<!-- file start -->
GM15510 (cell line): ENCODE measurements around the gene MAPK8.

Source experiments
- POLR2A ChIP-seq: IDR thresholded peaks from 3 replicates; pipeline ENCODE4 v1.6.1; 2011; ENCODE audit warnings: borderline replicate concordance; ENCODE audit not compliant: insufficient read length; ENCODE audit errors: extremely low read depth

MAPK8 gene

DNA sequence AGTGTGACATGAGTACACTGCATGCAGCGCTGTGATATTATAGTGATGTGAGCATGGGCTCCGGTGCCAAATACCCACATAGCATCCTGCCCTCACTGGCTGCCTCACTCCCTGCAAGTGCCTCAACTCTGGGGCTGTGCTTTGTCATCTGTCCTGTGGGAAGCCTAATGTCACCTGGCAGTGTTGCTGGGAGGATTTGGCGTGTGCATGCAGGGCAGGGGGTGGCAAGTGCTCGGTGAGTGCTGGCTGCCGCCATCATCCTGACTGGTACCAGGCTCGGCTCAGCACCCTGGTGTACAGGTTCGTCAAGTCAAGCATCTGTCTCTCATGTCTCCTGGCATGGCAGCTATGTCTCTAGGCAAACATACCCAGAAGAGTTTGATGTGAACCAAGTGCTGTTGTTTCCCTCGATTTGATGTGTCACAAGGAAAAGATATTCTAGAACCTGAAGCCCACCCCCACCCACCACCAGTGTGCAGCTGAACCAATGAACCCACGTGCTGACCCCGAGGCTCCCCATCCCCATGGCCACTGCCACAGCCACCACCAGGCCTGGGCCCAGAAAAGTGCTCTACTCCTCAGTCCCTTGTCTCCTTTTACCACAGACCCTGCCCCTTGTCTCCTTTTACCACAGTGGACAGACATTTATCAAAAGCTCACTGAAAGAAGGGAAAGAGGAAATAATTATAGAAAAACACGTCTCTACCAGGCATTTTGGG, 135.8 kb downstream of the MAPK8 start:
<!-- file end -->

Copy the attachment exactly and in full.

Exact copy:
GM15510 (cell line): ENCODE measurements around the gene MAPK8.

Source experiments
- POLR2A ChIP-seq: IDR thresholded peaks from 3 replicates; pipeline ENCODE4 v1.6.1; 2011; ENCODE audit warnings: borderline replicate concordance; ENCODE audit not compliant: insufficient read length; ENCODE audit errors: extremely low read depth

MAPK8 gene

DNA sequence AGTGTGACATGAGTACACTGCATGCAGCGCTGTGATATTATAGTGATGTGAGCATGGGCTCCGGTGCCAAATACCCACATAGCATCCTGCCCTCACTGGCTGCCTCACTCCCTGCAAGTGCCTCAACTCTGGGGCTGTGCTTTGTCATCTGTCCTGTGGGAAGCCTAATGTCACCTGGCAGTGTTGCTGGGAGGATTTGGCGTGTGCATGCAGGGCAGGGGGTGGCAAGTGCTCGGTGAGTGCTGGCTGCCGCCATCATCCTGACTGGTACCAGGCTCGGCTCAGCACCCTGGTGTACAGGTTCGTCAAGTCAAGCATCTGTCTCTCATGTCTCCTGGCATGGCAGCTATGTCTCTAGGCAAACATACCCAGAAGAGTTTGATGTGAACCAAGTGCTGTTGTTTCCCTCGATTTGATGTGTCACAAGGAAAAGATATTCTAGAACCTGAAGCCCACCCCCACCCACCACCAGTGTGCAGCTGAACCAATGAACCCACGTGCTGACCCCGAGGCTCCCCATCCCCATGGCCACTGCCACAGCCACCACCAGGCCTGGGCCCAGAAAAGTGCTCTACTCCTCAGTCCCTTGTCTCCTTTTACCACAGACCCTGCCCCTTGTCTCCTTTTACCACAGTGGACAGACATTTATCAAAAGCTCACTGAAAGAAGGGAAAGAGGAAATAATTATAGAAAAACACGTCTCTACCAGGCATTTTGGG, 135.8 kb downstream of the MAPK8 start: